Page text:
Internet Shakespeare Editions


The humours (3)

Based on a diagram in Bede, Opera (Basle, 1563).

The perfect state for the body is a balance between the four humours, but since the Fall the humors have been in various stages of imbalance with different people.

In the diagram, the humours that are described as "inmediate" can be combined; those "mediate" cannot; thus a personality can be choleric-melancholic, but cannot be choleric-phlegmatic (think about it and you'll see the sense behind the rule).

When the humours are unbalanced, the result is that humans are vulnerable to disease: colds, for example, where the phlegmatic humor is obviously in excess (water dripping from eyes and nose, and phlegm being coughed up); fevers, where choler is excessive, as evidenced by the heat of the brow, and where the sanguine too is predominant, shown by flushed cheeks.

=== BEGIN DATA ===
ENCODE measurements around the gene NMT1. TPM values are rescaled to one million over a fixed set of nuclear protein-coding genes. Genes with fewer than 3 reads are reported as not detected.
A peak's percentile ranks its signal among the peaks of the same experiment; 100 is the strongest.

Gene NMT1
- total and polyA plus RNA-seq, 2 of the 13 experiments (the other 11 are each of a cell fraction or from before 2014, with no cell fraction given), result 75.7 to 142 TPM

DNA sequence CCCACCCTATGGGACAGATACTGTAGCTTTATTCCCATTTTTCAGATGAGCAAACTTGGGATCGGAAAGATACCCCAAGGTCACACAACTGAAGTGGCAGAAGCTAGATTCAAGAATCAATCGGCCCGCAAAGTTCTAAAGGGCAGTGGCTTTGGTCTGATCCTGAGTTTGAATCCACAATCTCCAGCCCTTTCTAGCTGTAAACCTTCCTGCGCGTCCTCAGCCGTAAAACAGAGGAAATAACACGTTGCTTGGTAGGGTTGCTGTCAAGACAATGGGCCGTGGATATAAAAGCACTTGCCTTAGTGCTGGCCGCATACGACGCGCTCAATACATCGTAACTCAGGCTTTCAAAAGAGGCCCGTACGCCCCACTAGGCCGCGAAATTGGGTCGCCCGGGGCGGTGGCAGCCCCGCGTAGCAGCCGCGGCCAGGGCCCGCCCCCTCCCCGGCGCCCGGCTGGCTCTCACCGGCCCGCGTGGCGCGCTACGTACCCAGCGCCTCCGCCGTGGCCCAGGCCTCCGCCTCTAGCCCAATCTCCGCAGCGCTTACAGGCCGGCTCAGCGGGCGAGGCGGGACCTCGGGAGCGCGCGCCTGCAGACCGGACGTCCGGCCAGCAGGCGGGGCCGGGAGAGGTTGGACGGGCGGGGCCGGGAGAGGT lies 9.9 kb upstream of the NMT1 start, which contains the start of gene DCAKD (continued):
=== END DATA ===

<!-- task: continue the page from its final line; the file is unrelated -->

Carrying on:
What better way to get rid of an excess of the sanguine humour than by letting blood?

A less distressing prescription*.


  1. The water of life

    A less distressing prescription would be aqua vitae (brandy -- literally "the water of life") for a cold; aqua vitae was hot and dry (it would burn if ignited, and undoubtedly felt hot as it was drunk).

    Those who were inclined to melancholy would be advised to pursue a diet which involved meats, vegetables, and seasonings which were categorized as hot and dry (radish, pepper, and so on).